3. Effect of His-Gly-Lys motif derived from domain 5 of high molecular weight kininogen on suppression of cancer metastasis both in vitro and in vivo. Kawasaki, M., Maeda, T., Hanasawa, K., Ohkubo, I., Tani, T. J. Biol. Chem. (2003) [Pubmed]
  4. Isolation of a human cDNA for alpha 2-thiol proteinase inhibitor and its identity with low molecular weight kininogen. Ohkubo, I., Kurachi, K., Takasawa, T., Shiokawa, H., Sasaki, M. Biochemistry (1984) [Pubmed]
  5. Inhibition of vitronectin-mediated haptotaxis and haptoinvasion of MG-63 cells by domain 5 (D5(H)) of human high-molecular-weight kininogen and identification of a minimal amino acid sequence. Kamiyama, F., Maeda, T., Yamane, T., Li, Y.H., Ogukubo, O., Otsuka, T., Ueyama, H., Takahashi, S., Ohkubo, I., Matsui, N. Biochem. Biophys. Res. Commun. (2001) [Pubmed]
  6. Kinin formation: mechanisms and role in inflammatory disorders. Proud, D., Kaplan, A.P. Annu. Rev. Immunol. (1988) [Pubmed]
  7. Substance P precursor and kininogen: their structures, gene organizations, and regulation. Nakanishi, S. Physiol. Rev. (1987) [Pubmed]
  8. Consumption of high-molecular-weight kininogen in hereditary angioedema. Naish, P., Hewitt, J. N. Engl. J. Med. (1983) [Pubmed]
  9. The Passovoy defect: further characterization of a hereditary hemorrhagic diathesis. Hougie, C., Mc Pherson, R.A., Brown, J.E., Lakin-Thomas, P.L., Melaragno, A., Aronson, L., Baugh, R.F. N. Engl. J. Med. (1978) [Pubmed]
  10. Plasmin-mediated activation of contact system in response to pharmacological thrombolysis. Ewald, G.A., Eisenberg, P.R. Circulation (1995) [Pubmed]
  11. Complexes between C1-inhibitor, kallikrein, high molecular weight kininogen, plasma thromboplastin antecedent, and plasmin in normal human plasma and hereditary angioneurotic edema plasmas containing dysmorphic C1-inhibitors: role of cold activation. Donaldson, V.H., Harrison, R.A. Blood (1982) [Pubmed]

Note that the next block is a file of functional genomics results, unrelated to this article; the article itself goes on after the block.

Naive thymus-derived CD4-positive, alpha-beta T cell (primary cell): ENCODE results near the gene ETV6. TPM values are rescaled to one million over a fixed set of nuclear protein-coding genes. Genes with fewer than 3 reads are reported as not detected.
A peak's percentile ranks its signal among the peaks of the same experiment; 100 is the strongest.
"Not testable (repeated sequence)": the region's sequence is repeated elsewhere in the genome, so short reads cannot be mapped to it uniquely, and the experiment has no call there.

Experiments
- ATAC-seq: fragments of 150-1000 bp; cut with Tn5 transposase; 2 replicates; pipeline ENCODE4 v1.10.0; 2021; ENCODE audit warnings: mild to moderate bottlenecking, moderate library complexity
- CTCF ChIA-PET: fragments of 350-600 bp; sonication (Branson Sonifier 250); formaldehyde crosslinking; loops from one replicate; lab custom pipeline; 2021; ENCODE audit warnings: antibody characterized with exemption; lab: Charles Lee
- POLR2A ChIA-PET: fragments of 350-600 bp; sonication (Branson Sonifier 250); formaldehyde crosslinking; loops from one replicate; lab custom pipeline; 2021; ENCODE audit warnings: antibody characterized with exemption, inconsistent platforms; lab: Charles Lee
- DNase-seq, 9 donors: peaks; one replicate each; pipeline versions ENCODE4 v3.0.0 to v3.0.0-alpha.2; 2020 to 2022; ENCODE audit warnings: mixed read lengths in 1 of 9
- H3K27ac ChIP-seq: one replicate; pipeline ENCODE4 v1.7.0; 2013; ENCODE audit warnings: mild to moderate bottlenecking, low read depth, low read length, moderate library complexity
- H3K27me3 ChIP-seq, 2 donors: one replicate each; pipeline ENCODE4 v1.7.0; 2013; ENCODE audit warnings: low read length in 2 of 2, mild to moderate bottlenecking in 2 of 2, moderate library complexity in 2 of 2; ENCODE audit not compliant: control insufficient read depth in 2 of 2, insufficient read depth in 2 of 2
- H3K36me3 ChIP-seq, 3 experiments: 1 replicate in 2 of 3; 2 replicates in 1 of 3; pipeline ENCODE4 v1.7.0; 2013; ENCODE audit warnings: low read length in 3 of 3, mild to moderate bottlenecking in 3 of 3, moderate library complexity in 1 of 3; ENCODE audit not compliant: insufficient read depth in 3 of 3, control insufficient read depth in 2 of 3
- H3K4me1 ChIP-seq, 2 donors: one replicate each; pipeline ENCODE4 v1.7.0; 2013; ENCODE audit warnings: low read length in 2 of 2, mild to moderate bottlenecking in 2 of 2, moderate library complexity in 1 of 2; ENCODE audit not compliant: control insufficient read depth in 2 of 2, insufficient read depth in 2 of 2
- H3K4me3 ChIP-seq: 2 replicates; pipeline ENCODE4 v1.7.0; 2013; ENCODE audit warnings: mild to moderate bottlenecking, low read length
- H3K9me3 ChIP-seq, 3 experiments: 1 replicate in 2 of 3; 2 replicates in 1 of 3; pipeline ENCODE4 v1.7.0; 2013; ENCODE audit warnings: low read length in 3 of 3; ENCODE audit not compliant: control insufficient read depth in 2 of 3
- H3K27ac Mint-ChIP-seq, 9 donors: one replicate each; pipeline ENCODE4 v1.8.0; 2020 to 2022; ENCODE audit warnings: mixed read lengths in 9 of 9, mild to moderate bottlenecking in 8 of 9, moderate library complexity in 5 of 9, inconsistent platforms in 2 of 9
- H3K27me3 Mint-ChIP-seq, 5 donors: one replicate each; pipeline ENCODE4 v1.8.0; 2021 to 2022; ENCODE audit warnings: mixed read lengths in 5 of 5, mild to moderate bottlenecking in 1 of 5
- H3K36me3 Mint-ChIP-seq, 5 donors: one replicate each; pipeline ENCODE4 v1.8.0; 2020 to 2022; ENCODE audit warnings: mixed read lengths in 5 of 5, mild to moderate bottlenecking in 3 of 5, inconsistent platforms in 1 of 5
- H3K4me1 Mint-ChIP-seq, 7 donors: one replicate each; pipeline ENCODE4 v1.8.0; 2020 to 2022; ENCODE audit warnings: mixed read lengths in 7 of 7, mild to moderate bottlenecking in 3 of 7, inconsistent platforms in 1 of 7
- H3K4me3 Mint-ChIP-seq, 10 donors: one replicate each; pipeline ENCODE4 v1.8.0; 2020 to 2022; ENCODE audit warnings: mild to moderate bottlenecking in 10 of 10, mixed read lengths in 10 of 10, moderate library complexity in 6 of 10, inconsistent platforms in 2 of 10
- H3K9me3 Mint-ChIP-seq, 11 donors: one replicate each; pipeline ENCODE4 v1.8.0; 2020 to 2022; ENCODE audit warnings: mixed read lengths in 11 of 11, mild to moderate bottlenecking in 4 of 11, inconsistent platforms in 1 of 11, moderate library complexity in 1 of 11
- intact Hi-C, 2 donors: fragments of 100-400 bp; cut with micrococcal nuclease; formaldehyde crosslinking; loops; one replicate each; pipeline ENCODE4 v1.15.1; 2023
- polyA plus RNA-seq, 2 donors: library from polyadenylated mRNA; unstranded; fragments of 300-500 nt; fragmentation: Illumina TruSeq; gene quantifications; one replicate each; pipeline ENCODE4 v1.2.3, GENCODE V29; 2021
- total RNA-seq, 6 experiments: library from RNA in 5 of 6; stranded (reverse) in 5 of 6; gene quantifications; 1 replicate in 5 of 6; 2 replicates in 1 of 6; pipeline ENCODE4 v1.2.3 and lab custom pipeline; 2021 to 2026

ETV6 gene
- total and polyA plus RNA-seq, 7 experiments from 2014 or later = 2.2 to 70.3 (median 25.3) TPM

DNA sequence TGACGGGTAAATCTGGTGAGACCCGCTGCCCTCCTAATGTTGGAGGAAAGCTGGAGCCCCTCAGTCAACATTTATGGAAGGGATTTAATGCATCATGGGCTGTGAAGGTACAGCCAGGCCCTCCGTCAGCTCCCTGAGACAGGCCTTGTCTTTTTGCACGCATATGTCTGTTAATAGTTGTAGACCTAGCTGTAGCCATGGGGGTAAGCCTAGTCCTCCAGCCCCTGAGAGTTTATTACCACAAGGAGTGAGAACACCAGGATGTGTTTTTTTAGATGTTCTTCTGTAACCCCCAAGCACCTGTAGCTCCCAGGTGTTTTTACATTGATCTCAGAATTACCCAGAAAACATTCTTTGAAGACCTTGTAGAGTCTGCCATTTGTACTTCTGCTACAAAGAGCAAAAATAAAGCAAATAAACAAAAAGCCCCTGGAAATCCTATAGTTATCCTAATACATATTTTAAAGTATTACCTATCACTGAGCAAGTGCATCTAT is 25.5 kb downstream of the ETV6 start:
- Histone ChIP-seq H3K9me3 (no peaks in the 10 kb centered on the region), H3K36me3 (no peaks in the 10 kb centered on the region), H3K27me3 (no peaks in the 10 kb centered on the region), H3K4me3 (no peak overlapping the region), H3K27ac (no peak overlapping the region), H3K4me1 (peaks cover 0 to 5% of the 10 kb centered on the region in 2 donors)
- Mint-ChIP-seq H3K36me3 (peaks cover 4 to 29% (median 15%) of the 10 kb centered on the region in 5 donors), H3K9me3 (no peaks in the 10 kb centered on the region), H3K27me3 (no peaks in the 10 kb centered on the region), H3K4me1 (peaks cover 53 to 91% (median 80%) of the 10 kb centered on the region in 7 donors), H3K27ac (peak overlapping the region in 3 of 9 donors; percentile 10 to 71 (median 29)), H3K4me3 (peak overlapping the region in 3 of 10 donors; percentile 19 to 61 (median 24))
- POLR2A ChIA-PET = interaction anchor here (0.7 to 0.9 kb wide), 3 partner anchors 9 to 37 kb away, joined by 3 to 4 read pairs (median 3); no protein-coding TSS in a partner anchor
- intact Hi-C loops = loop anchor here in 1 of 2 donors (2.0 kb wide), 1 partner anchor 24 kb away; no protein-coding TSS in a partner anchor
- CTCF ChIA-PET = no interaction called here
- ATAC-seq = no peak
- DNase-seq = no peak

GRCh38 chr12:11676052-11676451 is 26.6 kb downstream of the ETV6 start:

12. Activation of purified human plasma prekallikrein triggered by cell wall fractions of Escherichia coli and Staphylococcus aureus. Kalter, E.S., van Dijk, W.C., Timmerman, A., Verhoef, J., Bouma, B.N. J. Infect. Dis. (1983) [Pubmed]
  13. Augmented Hageman factor and prolactin titers, enhanced cold activation of factor VII, and spontaneous shortening of prothrombin time in survivors of myocardial infarction. Gordon, E.M., Hellerstein, H.K., Ratnoff, O.D., Arafah, B.M., Yamashita, T.S. J. Lab. Clin. Med. (1987) [Pubmed]
  14. Activation of human Hageman factor by a leukocytic protease. Newball, H.H., Revak, S.D., Cochrane, C.G., Griffin, J.H., Lichtenstein, L.M. Adv. Exp. Med. Biol. (1979) [Pubmed]
  15. Williams trait. Human kininogen deficiency with diminished levels of plasminogen proactivator and prekallikrein associated with abnormalities of the Hageman factor-dependent pathways. Colman, R.W., Bagdasarian, A., Talamo, R.C., Scott, C.F., Seavey, M., Guimaraes, J.A., Pierce, J.V., Kaplan, A.P. J. Clin. Invest. (1975) [Pubmed]